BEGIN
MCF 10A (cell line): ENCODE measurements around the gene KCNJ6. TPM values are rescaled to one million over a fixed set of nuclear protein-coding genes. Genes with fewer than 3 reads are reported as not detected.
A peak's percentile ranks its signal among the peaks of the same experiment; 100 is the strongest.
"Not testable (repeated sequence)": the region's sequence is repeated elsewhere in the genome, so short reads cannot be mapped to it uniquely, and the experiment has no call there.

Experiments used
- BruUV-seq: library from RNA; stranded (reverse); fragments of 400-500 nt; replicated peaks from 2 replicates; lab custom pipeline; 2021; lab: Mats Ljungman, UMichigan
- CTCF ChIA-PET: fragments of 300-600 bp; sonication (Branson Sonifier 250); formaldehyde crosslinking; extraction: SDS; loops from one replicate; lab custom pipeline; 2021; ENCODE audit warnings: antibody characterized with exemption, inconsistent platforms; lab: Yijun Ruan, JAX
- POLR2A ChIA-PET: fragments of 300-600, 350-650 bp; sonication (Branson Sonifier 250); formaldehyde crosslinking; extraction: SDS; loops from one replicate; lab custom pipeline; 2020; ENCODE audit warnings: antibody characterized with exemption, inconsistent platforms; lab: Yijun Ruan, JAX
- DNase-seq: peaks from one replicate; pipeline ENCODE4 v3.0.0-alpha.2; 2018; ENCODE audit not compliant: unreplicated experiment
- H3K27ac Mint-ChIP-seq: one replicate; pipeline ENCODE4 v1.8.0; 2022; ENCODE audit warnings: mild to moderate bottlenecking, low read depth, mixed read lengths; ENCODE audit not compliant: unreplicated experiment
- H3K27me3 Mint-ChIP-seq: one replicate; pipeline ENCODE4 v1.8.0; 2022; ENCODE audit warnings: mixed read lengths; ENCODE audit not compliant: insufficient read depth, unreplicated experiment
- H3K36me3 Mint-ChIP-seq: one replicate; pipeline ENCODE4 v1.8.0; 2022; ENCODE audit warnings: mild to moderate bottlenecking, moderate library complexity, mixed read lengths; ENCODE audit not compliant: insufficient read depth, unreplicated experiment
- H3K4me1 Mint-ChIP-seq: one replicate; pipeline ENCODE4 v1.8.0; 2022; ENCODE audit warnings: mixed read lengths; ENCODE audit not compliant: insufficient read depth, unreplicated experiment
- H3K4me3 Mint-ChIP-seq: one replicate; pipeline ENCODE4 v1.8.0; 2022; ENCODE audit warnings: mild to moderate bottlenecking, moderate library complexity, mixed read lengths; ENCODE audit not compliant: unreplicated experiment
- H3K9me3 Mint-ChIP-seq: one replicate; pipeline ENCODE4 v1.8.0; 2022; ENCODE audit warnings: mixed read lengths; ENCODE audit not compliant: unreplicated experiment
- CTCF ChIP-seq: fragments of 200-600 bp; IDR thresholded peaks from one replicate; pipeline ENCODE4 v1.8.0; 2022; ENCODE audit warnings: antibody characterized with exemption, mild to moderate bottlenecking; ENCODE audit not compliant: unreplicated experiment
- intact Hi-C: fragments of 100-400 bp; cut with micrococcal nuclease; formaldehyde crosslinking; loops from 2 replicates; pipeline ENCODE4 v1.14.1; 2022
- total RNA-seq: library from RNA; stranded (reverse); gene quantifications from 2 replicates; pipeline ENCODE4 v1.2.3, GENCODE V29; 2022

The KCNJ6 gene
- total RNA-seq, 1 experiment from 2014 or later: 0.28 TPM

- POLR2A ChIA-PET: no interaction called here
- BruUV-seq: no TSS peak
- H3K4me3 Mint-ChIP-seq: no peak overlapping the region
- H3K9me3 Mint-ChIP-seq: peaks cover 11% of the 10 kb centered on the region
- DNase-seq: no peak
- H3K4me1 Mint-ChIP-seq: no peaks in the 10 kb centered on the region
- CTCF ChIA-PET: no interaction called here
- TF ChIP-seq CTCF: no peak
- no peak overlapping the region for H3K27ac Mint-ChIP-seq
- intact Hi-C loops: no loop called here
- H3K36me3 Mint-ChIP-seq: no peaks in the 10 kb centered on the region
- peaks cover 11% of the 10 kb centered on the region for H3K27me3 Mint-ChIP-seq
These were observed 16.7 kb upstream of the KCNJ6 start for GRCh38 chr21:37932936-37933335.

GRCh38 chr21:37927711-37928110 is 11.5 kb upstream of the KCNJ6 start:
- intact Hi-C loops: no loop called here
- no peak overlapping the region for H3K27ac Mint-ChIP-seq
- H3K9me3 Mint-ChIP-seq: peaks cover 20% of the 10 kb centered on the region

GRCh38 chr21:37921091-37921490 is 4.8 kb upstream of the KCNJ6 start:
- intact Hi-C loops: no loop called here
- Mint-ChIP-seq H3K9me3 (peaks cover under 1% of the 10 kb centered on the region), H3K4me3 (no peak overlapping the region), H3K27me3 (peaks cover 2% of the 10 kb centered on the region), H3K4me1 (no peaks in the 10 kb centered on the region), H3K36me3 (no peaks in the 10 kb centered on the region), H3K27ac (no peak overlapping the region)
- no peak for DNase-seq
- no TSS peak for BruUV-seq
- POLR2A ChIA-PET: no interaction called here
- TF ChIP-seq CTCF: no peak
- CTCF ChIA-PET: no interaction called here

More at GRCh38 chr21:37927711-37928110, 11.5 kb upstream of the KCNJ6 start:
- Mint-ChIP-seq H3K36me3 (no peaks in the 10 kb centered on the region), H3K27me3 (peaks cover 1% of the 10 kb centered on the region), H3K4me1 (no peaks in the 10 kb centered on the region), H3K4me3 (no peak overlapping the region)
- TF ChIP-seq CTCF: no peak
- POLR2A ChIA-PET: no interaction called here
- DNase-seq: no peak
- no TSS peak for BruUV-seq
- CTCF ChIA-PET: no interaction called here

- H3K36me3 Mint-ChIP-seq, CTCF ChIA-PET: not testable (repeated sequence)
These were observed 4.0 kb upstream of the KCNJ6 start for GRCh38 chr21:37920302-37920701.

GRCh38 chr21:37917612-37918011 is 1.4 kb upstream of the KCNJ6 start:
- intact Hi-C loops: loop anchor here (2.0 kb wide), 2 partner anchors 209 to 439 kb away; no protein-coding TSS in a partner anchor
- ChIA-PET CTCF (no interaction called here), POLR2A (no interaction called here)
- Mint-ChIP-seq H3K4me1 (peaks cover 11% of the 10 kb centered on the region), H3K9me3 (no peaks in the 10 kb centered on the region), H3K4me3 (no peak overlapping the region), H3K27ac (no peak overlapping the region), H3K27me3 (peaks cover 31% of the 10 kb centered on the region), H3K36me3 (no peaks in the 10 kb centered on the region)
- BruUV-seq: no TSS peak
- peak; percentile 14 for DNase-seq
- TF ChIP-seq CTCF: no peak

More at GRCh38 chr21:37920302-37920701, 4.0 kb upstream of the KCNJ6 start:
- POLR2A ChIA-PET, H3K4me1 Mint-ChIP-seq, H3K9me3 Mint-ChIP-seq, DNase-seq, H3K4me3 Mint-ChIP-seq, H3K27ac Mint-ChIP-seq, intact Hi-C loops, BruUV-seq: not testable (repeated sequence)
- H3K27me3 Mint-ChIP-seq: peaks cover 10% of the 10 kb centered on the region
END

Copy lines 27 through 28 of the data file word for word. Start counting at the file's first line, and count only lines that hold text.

- TF ChIP-seq CTCF: no peak
- no peak overlapping the region for H3K27ac Mint-ChIP-seq